A key - and often overlooked -factor is the importance of properly maintained equipment and fuel efficiency. According to research by Shell, 40% of construction companies say they had not previously considered the role of fuel in determining a project’s total cost of ownership (TCO). A further 44% admitted that inappropriate fuel selection had contributed to unplanned downtime.
Switching to a fuel with active deposit control technology -additives designed to clean up the engine from carbon deposits- can increase equipment efficiency and ultimately reduce running costs and overall TCO, to help unlock funds for greater fleet efficiency, including asset upgrades.
And that’s not the only benefit of using premium fuels. Preventing the build-up of deposits on fuel injectors and other key fuel system components keeps the engine running at peak efficiency. This maximises the output of each unit of equipment, which in turn reduces the amount of overall fuel required, helping to cut CO2 and, in engines up to Euro III, also black smoke.
Shell’s survey found that 57% of construction managers were looking for ways to cut fuel consumption; while at the same time, the industry is under increasing pressure to cut emissions. The right premium fuel can help achieve both.
The Growth Of Green Construction
Where is green construction best developed? “I don’t really see a difference between the West and the rest,” replies Ramanujam. “The real difference is between the leaders and everyone else. And often the leaders are to be found in the developing world, particularly in Asia.”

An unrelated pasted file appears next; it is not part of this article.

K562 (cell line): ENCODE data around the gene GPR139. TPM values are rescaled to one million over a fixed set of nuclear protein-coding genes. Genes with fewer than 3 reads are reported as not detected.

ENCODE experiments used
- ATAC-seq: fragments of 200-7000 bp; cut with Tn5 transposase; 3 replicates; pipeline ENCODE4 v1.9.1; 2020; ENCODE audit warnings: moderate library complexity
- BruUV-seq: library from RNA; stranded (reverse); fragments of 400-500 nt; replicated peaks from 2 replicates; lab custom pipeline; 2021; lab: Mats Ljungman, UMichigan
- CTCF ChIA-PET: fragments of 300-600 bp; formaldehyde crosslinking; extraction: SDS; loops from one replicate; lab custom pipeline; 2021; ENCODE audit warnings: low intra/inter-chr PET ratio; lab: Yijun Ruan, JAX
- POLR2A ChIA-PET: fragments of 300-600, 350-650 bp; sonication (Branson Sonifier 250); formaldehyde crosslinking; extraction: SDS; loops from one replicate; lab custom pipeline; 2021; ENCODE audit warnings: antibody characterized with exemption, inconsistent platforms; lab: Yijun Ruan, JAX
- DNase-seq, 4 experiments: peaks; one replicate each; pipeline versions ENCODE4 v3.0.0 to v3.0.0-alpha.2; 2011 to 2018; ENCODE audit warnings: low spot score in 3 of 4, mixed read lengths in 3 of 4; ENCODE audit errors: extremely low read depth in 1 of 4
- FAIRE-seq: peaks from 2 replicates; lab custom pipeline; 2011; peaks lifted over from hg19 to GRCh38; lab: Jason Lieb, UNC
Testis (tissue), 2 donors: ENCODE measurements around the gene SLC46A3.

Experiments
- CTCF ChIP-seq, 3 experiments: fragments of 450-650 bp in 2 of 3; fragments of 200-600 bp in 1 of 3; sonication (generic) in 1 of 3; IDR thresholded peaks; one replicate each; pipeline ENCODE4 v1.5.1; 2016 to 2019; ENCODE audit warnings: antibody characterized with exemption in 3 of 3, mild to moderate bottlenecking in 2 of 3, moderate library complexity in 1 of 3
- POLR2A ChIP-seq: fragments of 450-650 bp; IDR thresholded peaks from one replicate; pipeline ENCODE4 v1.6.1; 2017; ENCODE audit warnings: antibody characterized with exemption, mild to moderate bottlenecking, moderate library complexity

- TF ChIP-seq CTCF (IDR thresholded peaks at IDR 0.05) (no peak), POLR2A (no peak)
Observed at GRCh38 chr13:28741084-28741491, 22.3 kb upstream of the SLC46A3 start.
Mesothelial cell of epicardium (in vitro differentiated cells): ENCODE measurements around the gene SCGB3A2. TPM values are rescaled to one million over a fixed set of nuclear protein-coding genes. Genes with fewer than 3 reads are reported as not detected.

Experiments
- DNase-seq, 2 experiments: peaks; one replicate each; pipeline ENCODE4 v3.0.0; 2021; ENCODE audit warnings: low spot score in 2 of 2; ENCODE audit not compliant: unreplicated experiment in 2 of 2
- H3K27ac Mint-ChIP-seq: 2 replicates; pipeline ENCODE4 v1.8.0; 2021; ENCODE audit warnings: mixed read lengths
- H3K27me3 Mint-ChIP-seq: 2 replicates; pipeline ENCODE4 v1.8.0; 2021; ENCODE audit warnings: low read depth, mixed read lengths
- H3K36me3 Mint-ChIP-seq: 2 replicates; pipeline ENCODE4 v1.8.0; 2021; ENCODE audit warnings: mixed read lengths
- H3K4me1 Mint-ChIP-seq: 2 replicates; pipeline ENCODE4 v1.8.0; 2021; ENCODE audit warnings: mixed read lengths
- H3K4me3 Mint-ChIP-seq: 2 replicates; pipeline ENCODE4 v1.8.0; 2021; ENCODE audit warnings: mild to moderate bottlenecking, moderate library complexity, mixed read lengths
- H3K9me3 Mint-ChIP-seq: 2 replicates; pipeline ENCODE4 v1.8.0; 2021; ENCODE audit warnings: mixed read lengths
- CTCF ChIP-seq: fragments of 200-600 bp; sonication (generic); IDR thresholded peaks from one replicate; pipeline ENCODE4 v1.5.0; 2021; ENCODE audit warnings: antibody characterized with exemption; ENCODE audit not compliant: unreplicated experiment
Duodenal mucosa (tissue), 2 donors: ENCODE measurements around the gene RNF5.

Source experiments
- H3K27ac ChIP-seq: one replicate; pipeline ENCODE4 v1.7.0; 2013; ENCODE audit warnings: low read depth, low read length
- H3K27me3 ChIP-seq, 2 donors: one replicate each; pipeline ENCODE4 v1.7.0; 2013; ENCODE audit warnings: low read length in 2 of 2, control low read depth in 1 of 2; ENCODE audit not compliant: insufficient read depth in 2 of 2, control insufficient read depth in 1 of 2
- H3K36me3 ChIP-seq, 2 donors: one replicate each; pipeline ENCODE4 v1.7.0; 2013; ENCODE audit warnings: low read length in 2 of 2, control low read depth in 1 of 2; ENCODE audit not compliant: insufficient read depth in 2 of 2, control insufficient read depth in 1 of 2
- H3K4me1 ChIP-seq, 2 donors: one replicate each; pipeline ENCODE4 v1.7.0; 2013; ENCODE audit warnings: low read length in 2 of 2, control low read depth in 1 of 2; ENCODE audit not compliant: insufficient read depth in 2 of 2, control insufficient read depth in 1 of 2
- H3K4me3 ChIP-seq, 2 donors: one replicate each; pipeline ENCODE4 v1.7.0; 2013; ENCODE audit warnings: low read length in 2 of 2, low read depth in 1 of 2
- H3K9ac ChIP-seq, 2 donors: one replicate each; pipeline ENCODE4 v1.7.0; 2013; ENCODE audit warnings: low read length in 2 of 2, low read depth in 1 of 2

Already by 2016, 40% of all construction projects in Asia were built to sustainable standards. In some countries, this figure is significantly higher. In Singapore, for instance, 60% of all projects are now classed as sustainable. Nor is Asia the only part of the developing world that is taking a lead in the move to sustainable practices. Africa, in particular South Africa, is also driving its construction sector hard to set best practices. By 2018, 61% of its building projects were classed as green.
“The companies driving these changes are the ones who deliver best practice today and will deliver the next practice that we use tomorrow,” says Ramanujam. He reminds us that construction activity accounts for 36% of worldwide energy. In fact, were the construction materials sector a country, it would be the third-largest emitter of greenhouse gas emissions, behind only the US and China. As such, any actual country that is serious about reducing its emissions, must be serious about making its construction sector sustainable.
Partnership Is The New Leadership
“Partnership is the new leadership,” Ramanujam explains. “Companies that collaborate across the value chain not only bring in new expertise that they could not economically have developed in-house, but they also spread knowledge and best practice throughout the industry and along their supply chains.”
This makes it even more important that developers work with energy experts such as Shell, who can help them choose the right fuel and energy option for each use case and vehicle, in addition to helping develop data-driven and sustainable models of fuel selection, storage and usage, which will ultimately foster future sustainably and cost efficiency.
Bridging The Knowledge Gap
“If there’s one thing we have to do, it’s bridge the knowledge gap,” says Ramanujam. “We have to spread the understanding of sustainability best practice, so it becomes the default in the industry.”
The good news is that, as the figures show, the momentum for this change is already gathering pace. For the companies that are willing to embrace change, this means higher profitability, better working environments and easier access to investment funds - all important factors to stay competitive and ahead of the curve in the construction industry.